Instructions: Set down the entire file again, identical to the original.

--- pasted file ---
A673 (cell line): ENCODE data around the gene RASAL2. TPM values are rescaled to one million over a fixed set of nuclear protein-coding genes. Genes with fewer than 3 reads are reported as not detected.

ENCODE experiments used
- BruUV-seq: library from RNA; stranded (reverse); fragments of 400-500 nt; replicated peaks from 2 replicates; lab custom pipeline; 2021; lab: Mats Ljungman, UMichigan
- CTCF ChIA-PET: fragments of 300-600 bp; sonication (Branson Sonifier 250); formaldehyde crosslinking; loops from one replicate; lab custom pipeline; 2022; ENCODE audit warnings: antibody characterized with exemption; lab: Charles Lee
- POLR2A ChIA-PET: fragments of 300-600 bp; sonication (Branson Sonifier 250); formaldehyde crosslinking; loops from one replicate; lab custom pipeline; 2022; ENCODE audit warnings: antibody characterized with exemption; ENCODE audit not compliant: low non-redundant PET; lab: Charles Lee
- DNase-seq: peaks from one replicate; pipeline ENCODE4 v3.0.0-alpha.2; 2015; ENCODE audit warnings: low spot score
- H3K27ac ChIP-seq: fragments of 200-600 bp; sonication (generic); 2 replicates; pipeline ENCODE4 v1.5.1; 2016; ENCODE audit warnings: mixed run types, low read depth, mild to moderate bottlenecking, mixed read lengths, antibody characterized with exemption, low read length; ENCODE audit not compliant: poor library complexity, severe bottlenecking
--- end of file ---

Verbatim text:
A673 (cell line): ENCODE data around the gene RASAL2. TPM values are rescaled to one million over a fixed set of nuclear protein-coding genes. Genes with fewer than 3 reads are reported as not detected.

ENCODE experiments used
- BruUV-seq: library from RNA; stranded (reverse); fragments of 400-500 nt; replicated peaks from 2 replicates; lab custom pipeline; 2021; lab: Mats Ljungman, UMichigan
- CTCF ChIA-PET: fragments of 300-600 bp; sonication (Branson Sonifier 250); formaldehyde crosslinking; loops from one replicate; lab custom pipeline; 2022; ENCODE audit warnings: antibody characterized with exemption; lab: Charles Lee
- POLR2A ChIA-PET: fragments of 300-600 bp; sonication (Branson Sonifier 250); formaldehyde crosslinking; loops from one replicate; lab custom pipeline; 2022; ENCODE audit warnings: antibody characterized with exemption; ENCODE audit not compliant: low non-redundant PET; lab: Charles Lee
- DNase-seq: peaks from one replicate; pipeline ENCODE4 v3.0.0-alpha.2; 2015; ENCODE audit warnings: low spot score
- H3K27ac ChIP-seq: fragments of 200-600 bp; sonication (generic); 2 replicates; pipeline ENCODE4 v1.5.1; 2016; ENCODE audit warnings: mixed run types, low read depth, mild to moderate bottlenecking, mixed read lengths, antibody characterized with exemption, low read length; ENCODE audit not compliant: poor library complexity, severe bottlenecking